SIMPL is essentially a shorthand or shortform of Forth. The two should be designed in such a way that they are interchangeable. SIMPL is just a subset of Forth – simplified!
MUP21 & eForth Primitives
From Ting, Dr. Chen-Hanson. Zen and the Forth Language: eFORTH for the MSP430 from Texas Instruments (Kindle Locations 406-413). Juergen Pintaske. Kindle Edition.
Here’s a list of the instruction set of Chuck Moore’s MUP21 Forth cpu. Ting compared his 31 eForth primitives with these and this confirmed that they were thinking along very similar lines.
Transfer Instructions JMP, JZ, JC, CALL, RET, LOOP
Math/ Logic Instructions AND, OR, XOR, NOT, SHR, ADDC
Memory Instructions LDR, STR, LIT
Stack Instructions PUSH, POP, DUP, DROP, SWAP, OVER, NOP
These are also very similar to the instruction set of James Bowman’s J1 Forth processor, which is the intended FPGA target for my SIMPL language. So my plan is to have a maximum of 32 primitives – which can be represented by a 5 bit instruction, and three of these instructions can be pipelined into a 16 bit wide memory – again an idea borrowed from Chuck’s MUP21.
However, the J1 uses a 16 bit wide instruction, where the bit fields directly control the hardware. In my proposal, there will need to be a further level of decode – effectively a 5 bit to 16 bit ROM, which generates the J1 instructions from the 5 bit instruction token. This is the price we pay for having a token set that has been chosen for human readability – it needs a further level of decoding to suit the ISA of the Forth processor.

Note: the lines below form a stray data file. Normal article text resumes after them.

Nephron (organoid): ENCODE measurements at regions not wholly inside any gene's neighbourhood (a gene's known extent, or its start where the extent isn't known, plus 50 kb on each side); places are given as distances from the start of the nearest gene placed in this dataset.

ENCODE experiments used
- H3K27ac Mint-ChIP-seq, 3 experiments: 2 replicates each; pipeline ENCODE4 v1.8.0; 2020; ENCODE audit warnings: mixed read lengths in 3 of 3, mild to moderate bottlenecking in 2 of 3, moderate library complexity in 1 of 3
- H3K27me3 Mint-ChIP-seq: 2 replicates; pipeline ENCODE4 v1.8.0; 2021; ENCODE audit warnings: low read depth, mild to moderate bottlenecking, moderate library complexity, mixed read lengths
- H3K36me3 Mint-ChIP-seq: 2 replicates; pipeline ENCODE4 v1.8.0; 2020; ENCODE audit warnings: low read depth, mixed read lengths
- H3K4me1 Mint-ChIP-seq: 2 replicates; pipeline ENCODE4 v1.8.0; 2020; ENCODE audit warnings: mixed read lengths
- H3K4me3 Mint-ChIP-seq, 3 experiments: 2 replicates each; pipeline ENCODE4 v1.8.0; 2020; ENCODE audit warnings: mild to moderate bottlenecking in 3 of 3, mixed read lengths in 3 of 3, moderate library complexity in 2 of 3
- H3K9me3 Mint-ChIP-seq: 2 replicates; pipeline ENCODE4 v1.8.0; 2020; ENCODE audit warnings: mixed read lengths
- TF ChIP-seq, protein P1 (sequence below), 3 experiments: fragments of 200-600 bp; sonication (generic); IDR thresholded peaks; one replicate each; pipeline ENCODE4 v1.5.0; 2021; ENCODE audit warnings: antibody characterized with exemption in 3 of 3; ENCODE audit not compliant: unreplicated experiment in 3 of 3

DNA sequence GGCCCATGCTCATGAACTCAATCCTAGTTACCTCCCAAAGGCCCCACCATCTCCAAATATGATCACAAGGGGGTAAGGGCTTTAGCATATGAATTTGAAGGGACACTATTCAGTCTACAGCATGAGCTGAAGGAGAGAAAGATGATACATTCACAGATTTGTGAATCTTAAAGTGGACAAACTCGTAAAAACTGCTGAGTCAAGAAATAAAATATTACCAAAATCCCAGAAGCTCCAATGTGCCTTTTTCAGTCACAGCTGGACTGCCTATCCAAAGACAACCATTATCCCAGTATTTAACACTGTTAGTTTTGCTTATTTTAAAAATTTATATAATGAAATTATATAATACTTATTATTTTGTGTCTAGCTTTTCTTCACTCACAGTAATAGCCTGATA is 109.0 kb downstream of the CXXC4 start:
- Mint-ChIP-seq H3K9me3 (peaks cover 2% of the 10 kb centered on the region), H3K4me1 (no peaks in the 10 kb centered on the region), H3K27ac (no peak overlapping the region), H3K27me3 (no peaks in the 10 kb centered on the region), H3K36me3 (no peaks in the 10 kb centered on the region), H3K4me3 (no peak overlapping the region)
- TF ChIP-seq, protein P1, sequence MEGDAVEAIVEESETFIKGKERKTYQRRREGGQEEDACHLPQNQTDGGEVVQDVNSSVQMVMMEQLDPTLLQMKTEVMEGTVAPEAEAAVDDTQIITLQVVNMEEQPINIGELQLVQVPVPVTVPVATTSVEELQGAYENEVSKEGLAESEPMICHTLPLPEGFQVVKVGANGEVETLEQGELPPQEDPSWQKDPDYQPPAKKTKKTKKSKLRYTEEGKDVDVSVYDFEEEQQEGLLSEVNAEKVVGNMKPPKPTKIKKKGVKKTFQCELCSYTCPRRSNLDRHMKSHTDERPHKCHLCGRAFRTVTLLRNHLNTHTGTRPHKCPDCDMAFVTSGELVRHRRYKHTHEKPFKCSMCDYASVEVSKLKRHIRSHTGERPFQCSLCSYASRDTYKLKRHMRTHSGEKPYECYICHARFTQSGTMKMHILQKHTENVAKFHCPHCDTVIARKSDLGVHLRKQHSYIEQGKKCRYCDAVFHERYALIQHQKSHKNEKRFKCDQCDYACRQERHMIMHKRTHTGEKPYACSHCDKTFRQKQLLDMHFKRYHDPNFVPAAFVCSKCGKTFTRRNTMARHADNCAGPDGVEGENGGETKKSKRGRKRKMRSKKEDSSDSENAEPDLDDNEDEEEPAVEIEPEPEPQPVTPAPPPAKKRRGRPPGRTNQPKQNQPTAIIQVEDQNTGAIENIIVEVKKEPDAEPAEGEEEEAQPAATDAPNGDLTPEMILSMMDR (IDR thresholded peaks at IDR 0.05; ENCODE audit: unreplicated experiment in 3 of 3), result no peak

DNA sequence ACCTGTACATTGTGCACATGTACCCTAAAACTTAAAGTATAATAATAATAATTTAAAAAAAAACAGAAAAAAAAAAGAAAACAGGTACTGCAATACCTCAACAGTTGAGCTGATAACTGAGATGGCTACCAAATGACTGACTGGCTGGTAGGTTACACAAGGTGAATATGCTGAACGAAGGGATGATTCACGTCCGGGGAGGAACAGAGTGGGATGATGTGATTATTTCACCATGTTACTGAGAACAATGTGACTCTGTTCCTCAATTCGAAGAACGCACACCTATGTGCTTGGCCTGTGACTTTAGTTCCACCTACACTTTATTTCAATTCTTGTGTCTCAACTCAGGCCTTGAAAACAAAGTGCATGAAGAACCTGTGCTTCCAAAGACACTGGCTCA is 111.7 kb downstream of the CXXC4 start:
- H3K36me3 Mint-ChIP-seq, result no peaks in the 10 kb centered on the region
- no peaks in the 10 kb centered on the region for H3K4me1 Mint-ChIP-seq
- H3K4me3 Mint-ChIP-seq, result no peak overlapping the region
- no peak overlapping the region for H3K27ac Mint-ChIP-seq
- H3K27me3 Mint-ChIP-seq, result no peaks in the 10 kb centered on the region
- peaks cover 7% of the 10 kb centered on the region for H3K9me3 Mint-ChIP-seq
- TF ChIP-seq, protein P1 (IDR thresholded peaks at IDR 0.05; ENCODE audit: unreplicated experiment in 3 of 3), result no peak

We can of course model the instruction set and architecture of the J1 in MSP430 assembly language, and this might be a useful step to do. In effect we will have created a cross assembler, where SIMPL code is assembled into J1 instructions. Whilst slower than running SIMPL directly in MSP430 assembler, it would be useful to prove the development of the language on the J1 – all be it simulated in code. When run directly on the J1, there will be an order of magnitude speed up.
Uses of SIMPL.